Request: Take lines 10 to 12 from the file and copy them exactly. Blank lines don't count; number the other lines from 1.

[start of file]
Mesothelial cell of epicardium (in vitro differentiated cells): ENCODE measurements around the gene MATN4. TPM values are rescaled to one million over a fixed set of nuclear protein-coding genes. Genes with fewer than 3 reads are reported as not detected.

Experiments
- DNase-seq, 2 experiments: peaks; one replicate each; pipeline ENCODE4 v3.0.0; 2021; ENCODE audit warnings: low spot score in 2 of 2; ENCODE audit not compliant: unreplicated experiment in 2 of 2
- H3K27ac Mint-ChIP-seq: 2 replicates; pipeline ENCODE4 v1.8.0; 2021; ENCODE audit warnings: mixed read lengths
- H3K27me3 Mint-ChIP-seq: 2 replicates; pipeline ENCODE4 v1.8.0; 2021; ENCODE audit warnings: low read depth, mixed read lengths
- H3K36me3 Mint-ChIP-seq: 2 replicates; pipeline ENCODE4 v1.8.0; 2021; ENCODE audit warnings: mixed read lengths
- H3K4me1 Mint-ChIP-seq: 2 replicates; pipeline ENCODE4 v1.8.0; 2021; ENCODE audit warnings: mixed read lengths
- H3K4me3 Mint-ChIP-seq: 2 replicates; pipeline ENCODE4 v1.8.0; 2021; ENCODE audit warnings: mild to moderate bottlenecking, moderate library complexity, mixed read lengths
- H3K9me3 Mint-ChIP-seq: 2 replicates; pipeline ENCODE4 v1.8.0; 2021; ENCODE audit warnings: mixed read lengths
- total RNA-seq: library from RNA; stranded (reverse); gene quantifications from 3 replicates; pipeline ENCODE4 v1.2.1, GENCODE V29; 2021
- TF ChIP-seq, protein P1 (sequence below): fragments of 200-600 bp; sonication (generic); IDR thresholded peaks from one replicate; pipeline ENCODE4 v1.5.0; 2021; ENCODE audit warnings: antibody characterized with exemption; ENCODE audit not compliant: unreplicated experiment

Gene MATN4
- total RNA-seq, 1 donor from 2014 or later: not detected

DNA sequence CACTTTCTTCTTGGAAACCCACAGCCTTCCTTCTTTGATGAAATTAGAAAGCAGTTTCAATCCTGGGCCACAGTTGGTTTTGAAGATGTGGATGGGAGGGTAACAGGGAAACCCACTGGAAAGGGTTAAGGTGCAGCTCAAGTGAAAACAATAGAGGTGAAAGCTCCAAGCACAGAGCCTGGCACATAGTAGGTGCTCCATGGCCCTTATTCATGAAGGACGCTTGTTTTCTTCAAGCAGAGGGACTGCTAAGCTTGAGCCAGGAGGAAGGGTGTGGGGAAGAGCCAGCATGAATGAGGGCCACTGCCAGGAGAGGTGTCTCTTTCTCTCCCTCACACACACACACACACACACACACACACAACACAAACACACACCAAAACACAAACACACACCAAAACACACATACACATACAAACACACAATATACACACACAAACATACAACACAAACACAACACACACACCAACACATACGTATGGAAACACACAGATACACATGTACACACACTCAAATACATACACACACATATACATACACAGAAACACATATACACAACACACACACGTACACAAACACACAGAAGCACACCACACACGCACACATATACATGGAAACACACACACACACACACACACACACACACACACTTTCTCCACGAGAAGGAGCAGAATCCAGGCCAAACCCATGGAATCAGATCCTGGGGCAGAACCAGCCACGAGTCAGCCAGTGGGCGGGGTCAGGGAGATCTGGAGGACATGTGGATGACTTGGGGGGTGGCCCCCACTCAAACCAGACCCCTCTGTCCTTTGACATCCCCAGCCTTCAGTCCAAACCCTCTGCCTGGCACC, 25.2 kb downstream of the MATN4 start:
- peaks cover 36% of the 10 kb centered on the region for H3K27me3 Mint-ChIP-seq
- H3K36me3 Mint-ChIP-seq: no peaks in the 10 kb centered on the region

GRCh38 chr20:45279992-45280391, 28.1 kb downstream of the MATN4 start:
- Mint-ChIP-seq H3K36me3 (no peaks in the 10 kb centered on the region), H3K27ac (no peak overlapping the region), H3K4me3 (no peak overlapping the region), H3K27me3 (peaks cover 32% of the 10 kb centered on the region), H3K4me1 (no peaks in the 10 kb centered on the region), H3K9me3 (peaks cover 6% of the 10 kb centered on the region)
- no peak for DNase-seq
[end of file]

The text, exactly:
- total RNA-seq: library from RNA; stranded (reverse); gene quantifications from 3 replicates; pipeline ENCODE4 v1.2.1, GENCODE V29; 2021
- TF ChIP-seq, protein P1 (sequence below): fragments of 200-600 bp; sonication (generic); IDR thresholded peaks from one replicate; pipeline ENCODE4 v1.5.0; 2021; ENCODE audit warnings: antibody characterized with exemption; ENCODE audit not compliant: unreplicated experiment

Gene MATN4